Thousands of kilometres of local authority roads should be covered by a five-year planning and funding process, an expert has urged.
Former RAC Foundation chairman David Quarmby said a major road network (MRN) should be created to combine the existing Highways England-managed strategic roads with the most important council-run roads.
Quarmby was speaking at a Highways UK conference this week about his work so far on a study for charity the Rees Jeffreys Road Fund.
He said a working map of a possible MRN had been set to include A-roads used by an average of 20,000 vehicles or more per day as well as those heavily used by vans and lorries or ensuring access to towns of at least 50,000 people.
Added to the existing strategic road network of motorways and major trunk roads, this created a network of some 12,800km, according to the Rees Jeffreys project.
“To us this MRN feels sensible,” said Quarmby. “For example, it fills out the significant road network in the West Yorkshire conurbation where the strategic road network (SRN) is really only the M62 and M1 motorways.”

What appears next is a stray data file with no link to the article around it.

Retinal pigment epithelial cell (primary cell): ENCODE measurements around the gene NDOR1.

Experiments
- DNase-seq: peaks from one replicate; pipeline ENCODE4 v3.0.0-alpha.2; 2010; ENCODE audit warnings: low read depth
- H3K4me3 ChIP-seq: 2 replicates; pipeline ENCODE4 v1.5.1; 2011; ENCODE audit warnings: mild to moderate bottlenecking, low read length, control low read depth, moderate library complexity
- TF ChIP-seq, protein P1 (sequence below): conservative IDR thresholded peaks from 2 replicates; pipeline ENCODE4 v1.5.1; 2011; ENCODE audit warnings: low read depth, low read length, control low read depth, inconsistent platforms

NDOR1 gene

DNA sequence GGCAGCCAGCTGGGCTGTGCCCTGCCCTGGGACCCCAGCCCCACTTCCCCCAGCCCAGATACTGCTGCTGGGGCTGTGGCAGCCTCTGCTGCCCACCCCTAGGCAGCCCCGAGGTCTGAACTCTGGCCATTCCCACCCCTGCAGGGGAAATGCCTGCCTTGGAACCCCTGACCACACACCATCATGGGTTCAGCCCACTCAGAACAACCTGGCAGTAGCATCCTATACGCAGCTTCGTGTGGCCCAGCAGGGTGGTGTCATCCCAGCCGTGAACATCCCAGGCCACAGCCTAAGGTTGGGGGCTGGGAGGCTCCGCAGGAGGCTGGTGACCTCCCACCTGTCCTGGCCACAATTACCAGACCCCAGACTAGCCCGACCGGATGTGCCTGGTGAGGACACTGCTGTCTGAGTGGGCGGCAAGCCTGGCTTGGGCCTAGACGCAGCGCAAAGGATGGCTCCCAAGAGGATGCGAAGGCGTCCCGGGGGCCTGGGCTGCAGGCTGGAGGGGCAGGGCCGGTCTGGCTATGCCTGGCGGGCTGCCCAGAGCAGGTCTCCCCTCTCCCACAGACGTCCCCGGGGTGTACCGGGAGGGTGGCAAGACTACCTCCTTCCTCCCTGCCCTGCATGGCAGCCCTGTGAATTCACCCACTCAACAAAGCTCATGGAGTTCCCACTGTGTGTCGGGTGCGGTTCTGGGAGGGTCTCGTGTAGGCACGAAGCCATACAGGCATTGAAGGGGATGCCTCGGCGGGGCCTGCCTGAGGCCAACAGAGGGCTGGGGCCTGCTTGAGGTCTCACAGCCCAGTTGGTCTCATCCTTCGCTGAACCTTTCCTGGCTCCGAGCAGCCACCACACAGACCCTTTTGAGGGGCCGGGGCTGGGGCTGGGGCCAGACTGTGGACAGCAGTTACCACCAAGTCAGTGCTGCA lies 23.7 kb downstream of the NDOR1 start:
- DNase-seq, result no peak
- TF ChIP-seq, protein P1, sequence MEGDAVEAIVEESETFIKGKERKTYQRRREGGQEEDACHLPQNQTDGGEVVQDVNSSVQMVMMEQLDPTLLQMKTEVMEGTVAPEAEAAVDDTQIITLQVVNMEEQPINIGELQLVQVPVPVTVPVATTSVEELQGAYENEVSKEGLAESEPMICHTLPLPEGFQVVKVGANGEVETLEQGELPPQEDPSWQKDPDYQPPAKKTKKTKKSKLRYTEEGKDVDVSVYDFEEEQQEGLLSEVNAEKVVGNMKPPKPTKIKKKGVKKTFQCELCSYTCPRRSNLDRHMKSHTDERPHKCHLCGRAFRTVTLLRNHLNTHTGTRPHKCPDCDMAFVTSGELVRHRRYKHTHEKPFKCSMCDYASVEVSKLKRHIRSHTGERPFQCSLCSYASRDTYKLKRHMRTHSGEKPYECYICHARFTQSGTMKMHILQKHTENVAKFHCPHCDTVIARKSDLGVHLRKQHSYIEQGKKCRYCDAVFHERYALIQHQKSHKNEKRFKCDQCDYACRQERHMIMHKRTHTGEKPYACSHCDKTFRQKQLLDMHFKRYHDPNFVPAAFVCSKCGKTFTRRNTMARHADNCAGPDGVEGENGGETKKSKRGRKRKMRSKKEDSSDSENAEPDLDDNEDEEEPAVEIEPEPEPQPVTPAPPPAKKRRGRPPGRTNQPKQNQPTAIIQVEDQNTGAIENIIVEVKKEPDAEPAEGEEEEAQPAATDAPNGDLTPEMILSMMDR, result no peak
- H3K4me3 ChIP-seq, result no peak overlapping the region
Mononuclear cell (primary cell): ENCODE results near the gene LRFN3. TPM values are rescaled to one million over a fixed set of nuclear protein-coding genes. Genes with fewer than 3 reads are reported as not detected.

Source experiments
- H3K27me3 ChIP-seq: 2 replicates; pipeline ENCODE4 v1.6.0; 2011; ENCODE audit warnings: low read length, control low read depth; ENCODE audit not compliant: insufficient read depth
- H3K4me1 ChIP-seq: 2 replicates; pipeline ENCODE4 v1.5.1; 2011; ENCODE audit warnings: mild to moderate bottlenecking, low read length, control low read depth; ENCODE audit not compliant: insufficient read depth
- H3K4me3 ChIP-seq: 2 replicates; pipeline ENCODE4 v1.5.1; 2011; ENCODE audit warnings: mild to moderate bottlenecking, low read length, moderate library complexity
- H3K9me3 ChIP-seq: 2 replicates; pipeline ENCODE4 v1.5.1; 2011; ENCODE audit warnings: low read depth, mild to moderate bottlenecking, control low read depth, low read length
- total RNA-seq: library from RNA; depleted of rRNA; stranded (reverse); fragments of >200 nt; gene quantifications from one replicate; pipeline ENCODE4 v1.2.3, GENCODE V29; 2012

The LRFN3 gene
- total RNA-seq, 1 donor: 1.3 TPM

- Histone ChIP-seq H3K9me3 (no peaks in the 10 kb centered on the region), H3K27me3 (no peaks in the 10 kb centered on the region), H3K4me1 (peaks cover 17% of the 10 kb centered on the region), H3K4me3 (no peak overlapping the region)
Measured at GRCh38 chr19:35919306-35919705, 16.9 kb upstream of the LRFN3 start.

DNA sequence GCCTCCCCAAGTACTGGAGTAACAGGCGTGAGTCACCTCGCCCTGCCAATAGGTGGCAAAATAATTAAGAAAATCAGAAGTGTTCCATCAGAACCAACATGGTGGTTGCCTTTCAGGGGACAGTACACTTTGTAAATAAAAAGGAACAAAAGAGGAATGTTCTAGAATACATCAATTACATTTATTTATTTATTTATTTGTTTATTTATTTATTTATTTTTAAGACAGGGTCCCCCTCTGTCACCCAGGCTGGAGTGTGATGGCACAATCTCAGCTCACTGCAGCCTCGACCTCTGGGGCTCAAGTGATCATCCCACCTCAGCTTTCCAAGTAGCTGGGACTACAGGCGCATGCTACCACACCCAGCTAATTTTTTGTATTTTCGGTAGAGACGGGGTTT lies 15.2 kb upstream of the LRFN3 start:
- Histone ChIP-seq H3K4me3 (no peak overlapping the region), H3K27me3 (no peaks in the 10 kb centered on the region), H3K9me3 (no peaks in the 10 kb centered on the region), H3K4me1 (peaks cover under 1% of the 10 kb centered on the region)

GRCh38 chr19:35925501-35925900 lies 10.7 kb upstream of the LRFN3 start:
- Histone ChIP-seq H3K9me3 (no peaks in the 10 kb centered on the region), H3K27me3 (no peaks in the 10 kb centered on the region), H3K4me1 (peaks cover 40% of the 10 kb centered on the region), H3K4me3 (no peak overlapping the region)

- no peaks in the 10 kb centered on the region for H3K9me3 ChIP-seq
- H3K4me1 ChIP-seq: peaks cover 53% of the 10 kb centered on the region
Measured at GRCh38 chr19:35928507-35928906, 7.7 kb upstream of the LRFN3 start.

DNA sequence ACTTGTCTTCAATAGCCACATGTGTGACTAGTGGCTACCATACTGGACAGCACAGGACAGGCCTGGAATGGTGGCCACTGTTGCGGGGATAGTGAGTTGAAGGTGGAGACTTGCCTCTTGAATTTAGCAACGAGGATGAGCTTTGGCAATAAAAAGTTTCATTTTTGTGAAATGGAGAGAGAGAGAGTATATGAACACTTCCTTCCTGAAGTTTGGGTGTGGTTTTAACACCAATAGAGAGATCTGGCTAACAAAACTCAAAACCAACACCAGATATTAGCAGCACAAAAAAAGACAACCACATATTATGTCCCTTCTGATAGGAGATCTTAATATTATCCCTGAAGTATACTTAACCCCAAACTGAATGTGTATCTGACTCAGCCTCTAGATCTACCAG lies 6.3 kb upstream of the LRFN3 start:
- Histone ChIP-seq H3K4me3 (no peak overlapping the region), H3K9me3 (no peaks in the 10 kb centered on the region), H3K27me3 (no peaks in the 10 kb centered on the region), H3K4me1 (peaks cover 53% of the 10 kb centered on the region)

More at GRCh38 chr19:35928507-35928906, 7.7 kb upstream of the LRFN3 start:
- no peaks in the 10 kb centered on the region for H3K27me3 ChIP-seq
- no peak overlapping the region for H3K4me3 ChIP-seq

He said that motorways and local A-roads often impacted on each other.
“Many of the most congested parts of the motorway network are caused by local traffic going only two or three junctions, particularly around conurbations,” said Quarmby.
“Easing today’s pressure may involve overhauling parts of the local authority MRN; equally, trunk road improvements or even new alignments can ease pressure on local major roads.
“The best solutions must not be constrained by the radically different planning and funding regimes between Highways England and local authorities.”
A similar planning and funding regime was needed for all roads in the MRN, the independent consultant insisted.
“This would require a Roads Investment Strategy-style five-year planning process and funding commitment to cover agreed improvement plans on the local authority MRN alongside the SRN,” Quarmby said.
“This would completely change the basis for funding the revenue and capital expenditure on the most important 5,600km of local authority roads in England. It would also address the yawning gap between the complex funding mechanisms and lower resources for local authority road maintenance and capital, and that for the Highways England.”
Major Roads for the Future, a two-year study funded by charity the ReesJeffreys Road Fund, is being led by Quarmby with support of an advisory panel, which includes Balfour Beatty director Tony Gates and Transport for London asset development manager James Byles.
A final report is expected next year.